You know they’ll eat all but one vol-a-vaunt and flaunt about how they’re allowing that one to trickle down. You understand they’ll be loudly scoffing and chortling at anyone unable to afford a tux, or anyone who might arrive in anything less than a seventy-plate Chelsea tractor. You can take it as red, they’ll boast about their luxurious holidays, and why everyone needs to go to Hilltop Villa, for the sake of the indigenous people of Fiji, and waffle on tedious random tangents about their charity donations are tax deductible, how the footsie 100 is bearing up against their shares, or why everyone should invest in a tax-free wine collection.
They’ll gush piffle phrases of management speak and hypocritical twaddle until your other guests excuse themselves and leave, or are physically ill. At its basic level, the majority of Tories are killjoys, fact. You don’t need that, your guests don’t need that either, so we’ve produced a list of budget ideas and accessories to dissuade tory scum from infiltrating your party.
Perhaps you could think of some more; join the tory-bashing fun until they Tweet how they’re not as wealthy some might think, and were tormented so much they had to book an emergency flight to their Caribbean beach condo for rehab. We can at least hope, but don’t overdo it, lockdown has been hard on them too, furloughed on only eighty percent of their £80K salary, some with only the single tennis court and a regular sized heated swimming pool and sauna.
Of course, not every Conservative supporter is so wealthy to afford a luxury villa on an exotic island, and many are simply insentiently transformed working-class patriots who digested too much Daily Fail bullshit and think the Queen loves them, and there’s no better alternative than voting for a party which hates them with a passion, but hides it behind the fat aging arse of a pitiful clown prime minister; there is no hope for them. You could try the tips below, but it’s not guaranteed they will be intelligent enough to take the hint.
1- In preparation for your party….
Capture and hold captive a small number of pheasant prior to your party. If a tory is loitering on your lawn, blagging something along the lines of “Tarquin said we were invited, Ho-ha,” secretly release the pheasants and point to them shouting, “I think I just saw some game!” Hey presto, while it may be animal torture, it’s a small price to pay to see your unwanted guests gathering their shooting rifles and not bothering you again.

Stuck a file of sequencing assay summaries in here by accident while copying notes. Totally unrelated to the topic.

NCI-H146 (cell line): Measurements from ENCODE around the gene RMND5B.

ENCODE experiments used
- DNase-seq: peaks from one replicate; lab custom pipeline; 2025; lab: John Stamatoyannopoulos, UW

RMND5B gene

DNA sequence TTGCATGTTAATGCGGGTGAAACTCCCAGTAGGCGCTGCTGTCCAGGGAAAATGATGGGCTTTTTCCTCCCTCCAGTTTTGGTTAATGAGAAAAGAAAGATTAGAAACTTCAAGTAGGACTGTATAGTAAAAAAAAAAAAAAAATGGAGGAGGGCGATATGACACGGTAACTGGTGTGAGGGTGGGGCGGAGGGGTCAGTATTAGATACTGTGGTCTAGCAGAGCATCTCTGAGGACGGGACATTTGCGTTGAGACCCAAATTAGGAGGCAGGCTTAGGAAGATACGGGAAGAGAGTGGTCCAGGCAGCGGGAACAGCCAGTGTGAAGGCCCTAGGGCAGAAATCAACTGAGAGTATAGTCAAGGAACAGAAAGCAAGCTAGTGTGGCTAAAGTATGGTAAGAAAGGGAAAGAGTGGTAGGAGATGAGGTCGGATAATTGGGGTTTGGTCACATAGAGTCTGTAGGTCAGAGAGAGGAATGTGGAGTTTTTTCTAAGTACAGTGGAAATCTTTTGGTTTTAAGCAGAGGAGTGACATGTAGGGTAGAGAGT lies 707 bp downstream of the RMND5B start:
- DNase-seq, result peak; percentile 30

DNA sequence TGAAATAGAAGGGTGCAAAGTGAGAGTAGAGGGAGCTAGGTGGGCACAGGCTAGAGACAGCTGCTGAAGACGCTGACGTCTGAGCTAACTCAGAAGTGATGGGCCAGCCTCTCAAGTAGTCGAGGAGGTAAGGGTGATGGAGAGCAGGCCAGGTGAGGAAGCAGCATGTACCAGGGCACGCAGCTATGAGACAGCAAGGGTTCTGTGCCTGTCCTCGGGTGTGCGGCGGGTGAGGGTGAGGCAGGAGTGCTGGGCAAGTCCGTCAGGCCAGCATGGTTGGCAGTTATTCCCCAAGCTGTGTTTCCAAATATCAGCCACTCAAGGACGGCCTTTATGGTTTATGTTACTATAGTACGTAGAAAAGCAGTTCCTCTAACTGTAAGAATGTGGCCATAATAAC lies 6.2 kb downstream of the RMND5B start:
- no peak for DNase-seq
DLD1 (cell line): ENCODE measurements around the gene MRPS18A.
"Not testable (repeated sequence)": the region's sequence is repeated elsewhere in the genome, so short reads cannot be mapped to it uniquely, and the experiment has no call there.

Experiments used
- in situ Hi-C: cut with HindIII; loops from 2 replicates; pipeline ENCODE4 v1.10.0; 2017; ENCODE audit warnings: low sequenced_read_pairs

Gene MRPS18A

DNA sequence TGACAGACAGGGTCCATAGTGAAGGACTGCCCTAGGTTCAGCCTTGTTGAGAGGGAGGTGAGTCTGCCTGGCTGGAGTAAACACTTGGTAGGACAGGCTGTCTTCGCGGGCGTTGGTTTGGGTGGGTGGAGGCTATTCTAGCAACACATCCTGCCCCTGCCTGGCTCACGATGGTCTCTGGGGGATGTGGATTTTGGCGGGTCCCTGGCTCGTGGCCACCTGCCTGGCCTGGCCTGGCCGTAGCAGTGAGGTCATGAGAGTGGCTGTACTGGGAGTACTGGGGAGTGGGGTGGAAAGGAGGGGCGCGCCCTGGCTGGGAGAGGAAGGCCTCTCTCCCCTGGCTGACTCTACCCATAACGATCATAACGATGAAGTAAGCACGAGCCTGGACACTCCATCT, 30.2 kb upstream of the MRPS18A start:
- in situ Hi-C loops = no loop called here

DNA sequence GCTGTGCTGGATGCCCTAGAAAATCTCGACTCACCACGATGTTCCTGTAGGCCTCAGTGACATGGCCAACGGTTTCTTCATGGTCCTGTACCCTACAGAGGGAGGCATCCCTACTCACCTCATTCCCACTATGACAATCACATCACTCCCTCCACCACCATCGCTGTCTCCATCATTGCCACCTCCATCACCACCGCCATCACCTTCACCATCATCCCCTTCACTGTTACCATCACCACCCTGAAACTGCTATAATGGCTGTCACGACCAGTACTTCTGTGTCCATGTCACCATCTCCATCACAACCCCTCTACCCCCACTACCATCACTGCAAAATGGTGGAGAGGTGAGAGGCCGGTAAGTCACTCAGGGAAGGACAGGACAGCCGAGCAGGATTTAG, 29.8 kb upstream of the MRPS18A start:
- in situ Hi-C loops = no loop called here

2- Put a life-sized cardboard cut-out of Jeremy Corbyn by the door.
Infallible this one; cardboard cut-outs of the tory nemesis, grand-wizard JC can be found online. No matter what you think of the dude personally, this will scare the bejesus out of the most lenient tory. Even if you suppose the most lenient, middle-of-the-road kind of tory might be just about acceptable to allow in, a word of warning; once you’ve let one in, they’ll all want to follow, and behind every half-decent tory, there will unfortunately be a thousand insane bastards behind them.
3- Tell your guests to pretend the cakes were made by Diana Abbott, should a tory ask.
To the average tory, Diana Abbott is the socialist equivalent of Typhoid Mary, who should be deported, and the thought of her afro-Caribbean-rooted fingers kneading dough will sicken them to the core; job done.
4- Tell unwanted tory guests you’re just popping out to Lidl for more gin.
Tories hate affordable supermarkets; Tories are narcissists, and will assume you are a peasant and waddle off muttering something about how much better Tarquin’s, or their own party was, because they used an online Waitrose delivery service and even tipped the driver 20p.
5- Ensure you have invited some Europeans, eastern ones if possible. Failing that, encourage your guests to chat among themselves in French accents.
The last thing a Tory needs to notice is Johnny Foreigner breaking through the toughened border control, and Brexit is a sham. Encourage your guests to discuss how they came for summer fruit-picking jobs, and Tories will automatically find the door.
6- Play music defined as ‘Merseybeat.’
Playing music such as the Beatles, Gerry & the Pacemakers and the Searchers, at least until suspicions you might be scousers creep in and they bugger off, is a failsafe. Tories have something against natives of Liverpool, which we need not get into the details of, but suffice it to say, this will work a treat, particularly if you hire a DJ of the LGBT community.
7- Announce the first party game will be truth or dare.